FIVE POEMS BY BRENNAN FITZGERALD

Image result for abstract painting pink

ALPINIST THRILL

White wigs made by Persian thieves
Hung on the rig where the end of time sits
A rock made of ornery stilettos
Don’t talk breathe write take note
of hides that live here in the thrushes of quiet.
Breath ceases in slick silence
And then fog dispels to air and to elk dust
and wings of blossom perfume.
RAPT ATTENTION: 80,000 90,000 400,000 FEET!
Out of the corner a white unicorn made of ice appears
And time is now rippling, a fabric lost
And cut into ice and rocks of tiny shapes
Mirrors; made of never ending mystery and mood.

 

RED

The color signifies smoke, sutures and glory,
A Mozart script, your eyes safe in the midst of types,
Posing pink long dip dyed,
Tangled in flutter strains of ocean blue
Strangled by yellow ideas and suicide, painful oak,
Chloroform hope is for otters
You are playful which can be poisonous
The idea of porcelain,
You were contagious.
You were not a part of me,
But I wanted it,
Like fire feeding water to the hungry at the very same time.

 

ALIVE

If there is smoke running down the mountain,
I would be the one sitting sideways on a train.
When there is rain stumbling down,
The life is bringing tubes and whiffs of green grass on people’s dinner plates,
Throwing carrots at winners and hoping that you find love in an olive.
When there is sadness and flatness, the towels are wet,
Some of us will drag,
Over plan the day in notebooks and meetings,
Bored,
Tumbled,
Scared
of even the faintest emotion that feels like a vibe for decades.
The vivant, nah, he is day,
He is cool,
Speeding, swinging an airplane through joy, winged life.
When one is walking and placing mind on the complexity of the sidewalk,
The jolted one is placing arrows into loaded guns,
Reminding people to take a breath of steel,
To pity orphans,
To wear blue and pink underwear
To dance topless
To hate anything ordinary,
To thrust Sundays and to lift a tongue to the pink twilight.

 

REDUCTION GEOMETRY AND JAZZ, HOPELESS SUNDAYS

Lines are everywhere and you are the rhythm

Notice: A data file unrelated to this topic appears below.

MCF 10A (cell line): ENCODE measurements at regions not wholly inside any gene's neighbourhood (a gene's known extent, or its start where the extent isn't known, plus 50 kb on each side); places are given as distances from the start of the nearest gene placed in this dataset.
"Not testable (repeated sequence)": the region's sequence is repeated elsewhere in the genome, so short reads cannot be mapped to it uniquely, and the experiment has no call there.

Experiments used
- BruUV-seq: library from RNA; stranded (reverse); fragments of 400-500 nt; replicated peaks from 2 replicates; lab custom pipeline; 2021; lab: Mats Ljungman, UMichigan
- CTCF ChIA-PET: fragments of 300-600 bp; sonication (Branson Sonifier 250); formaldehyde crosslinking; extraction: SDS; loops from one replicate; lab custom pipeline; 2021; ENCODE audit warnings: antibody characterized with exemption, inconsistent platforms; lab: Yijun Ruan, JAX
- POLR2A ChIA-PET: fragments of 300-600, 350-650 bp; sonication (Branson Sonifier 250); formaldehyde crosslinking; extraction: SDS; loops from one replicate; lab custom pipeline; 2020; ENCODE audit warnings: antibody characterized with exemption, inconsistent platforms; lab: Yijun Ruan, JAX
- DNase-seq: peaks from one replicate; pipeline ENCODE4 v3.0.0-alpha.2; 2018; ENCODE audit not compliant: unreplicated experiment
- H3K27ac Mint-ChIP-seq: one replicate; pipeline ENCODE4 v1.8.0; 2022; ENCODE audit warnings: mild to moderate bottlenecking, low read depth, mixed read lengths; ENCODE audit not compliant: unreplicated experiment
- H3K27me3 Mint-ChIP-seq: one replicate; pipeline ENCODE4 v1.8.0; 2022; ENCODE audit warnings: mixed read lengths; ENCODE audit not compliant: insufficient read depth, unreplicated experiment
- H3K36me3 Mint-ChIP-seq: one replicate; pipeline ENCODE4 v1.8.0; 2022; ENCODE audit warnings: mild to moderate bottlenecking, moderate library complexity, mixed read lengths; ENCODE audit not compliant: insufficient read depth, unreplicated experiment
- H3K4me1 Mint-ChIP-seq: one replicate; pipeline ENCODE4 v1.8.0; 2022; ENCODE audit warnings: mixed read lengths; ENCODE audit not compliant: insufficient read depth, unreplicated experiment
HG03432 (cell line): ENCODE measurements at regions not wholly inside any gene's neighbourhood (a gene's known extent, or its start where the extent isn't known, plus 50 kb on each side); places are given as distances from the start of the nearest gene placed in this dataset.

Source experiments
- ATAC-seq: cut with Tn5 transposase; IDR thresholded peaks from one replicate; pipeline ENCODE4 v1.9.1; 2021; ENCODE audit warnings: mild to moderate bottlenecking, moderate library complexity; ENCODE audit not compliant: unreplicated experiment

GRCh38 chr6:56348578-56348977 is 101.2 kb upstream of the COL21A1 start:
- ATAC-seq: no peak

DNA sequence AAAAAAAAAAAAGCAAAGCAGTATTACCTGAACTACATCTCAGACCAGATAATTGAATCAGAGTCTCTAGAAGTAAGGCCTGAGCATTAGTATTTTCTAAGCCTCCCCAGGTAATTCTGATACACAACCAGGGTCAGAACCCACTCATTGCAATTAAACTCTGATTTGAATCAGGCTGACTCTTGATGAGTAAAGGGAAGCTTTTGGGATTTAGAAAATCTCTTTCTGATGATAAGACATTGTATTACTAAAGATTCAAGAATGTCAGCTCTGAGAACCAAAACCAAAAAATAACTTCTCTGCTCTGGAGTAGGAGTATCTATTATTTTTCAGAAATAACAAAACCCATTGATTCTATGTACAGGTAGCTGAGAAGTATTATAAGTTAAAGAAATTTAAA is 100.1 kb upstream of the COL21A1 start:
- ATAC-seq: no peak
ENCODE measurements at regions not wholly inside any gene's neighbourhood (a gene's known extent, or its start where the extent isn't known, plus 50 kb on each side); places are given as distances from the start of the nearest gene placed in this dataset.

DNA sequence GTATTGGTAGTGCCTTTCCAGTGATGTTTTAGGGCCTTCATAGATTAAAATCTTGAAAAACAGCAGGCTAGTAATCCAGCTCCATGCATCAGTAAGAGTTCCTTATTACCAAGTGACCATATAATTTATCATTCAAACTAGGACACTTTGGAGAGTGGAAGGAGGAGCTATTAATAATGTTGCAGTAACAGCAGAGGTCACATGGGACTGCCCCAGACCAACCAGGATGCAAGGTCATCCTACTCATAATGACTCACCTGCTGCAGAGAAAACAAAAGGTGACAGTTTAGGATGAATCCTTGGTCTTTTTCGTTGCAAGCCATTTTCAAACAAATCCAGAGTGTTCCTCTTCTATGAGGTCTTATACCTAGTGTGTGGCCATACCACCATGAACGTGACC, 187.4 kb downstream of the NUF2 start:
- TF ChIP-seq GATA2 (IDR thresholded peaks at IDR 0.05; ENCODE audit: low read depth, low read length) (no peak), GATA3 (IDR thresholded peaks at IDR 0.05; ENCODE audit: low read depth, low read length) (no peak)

It’s like breathing and swimming and walking all at once
Hell, hold on to me,
Diamonds are dancing in this prime time perfume
And holding on to a slippery step at the end of the ocean
The rock is telling me which way to go,
Wet it sings and tells me I need to slip, and let go!
If ash is weight,
you don’t have any of it,
me neither.
Damn fool, this is hard.
Please tell me.
It tells you that you are thirsty as your dreams, which tells me a whole lot of nothing
Shit, again really?
Prime in web contortions,
The coffee is earth, coffee is god, ok?
GOD brother.
And the mind—it–
If there is something we hate, we analyze it
Love is worse, it’s like a cornea made of iron kernels.
It is a bag of glitter stuck in a rock,
The days are spent jumping and bobbing between computers and lines,
Masses of freedom and mixed signs sorted in ancient piety,
I am a ghost of click rooms,
Watching inside the dash of a fate
Made of love fume and green juices deep inside the hollow of pretty day,
Blue skin, tarred feathers and rock.
Scar me, rip me up, I am ready and need it.

 

TO THE MAN IN A KUFI

Why did you leave that cucumber lime water sitting there?
After you so carefully ate your omelet,
Lovingly touching those avocados in thought
You were so real in your frizz curls,
So true,
You left nothing on your plate,
You put down the fork like a mother laid to rest in white roses,
Are you a scientist? Or a stealth piece of history?
But you left that eight dollar water just sitting there,
Really?
Is that for me?

 

We met Brennan Fitzgerald in a novel writing class in the Boston area many years ago, and we lost touch—but recently we said hello on Facebook. She now lives in California. Autobiographical novels in progress are usually beautiful and sad, and we remember hers being especially so: vivid, limpid, heart-breaking.  These 5 poems she was kind enough to send are by the novelist I remember: sensitivity overwhelmed by experience, defending itself bravely with understated humor, anxious yet sweet. “the faintest emotion that feels like a vibe for decades” and “hoping that you find love in an olive”

Henry James had a theory that literature should not be judged by theory, but only by what is interesting, and while we recognize the danger of this—we ourselves are crazed formalists believing actual things get actual results—the work of Ms. Fitzgerald would certainly satisfy the acumen of Mr. James—the sensitive, interesting person is poet enough and that is all you need to know on earth, etc.  Have we been beguiled, because we are acquainted with Ms. Fitzgerald?  We hope not. There are formalist beauties here. We imagine you will enjoy each of these poems as poems, and as poetry. There is so little time to read novels these days. Or so we were led to believe.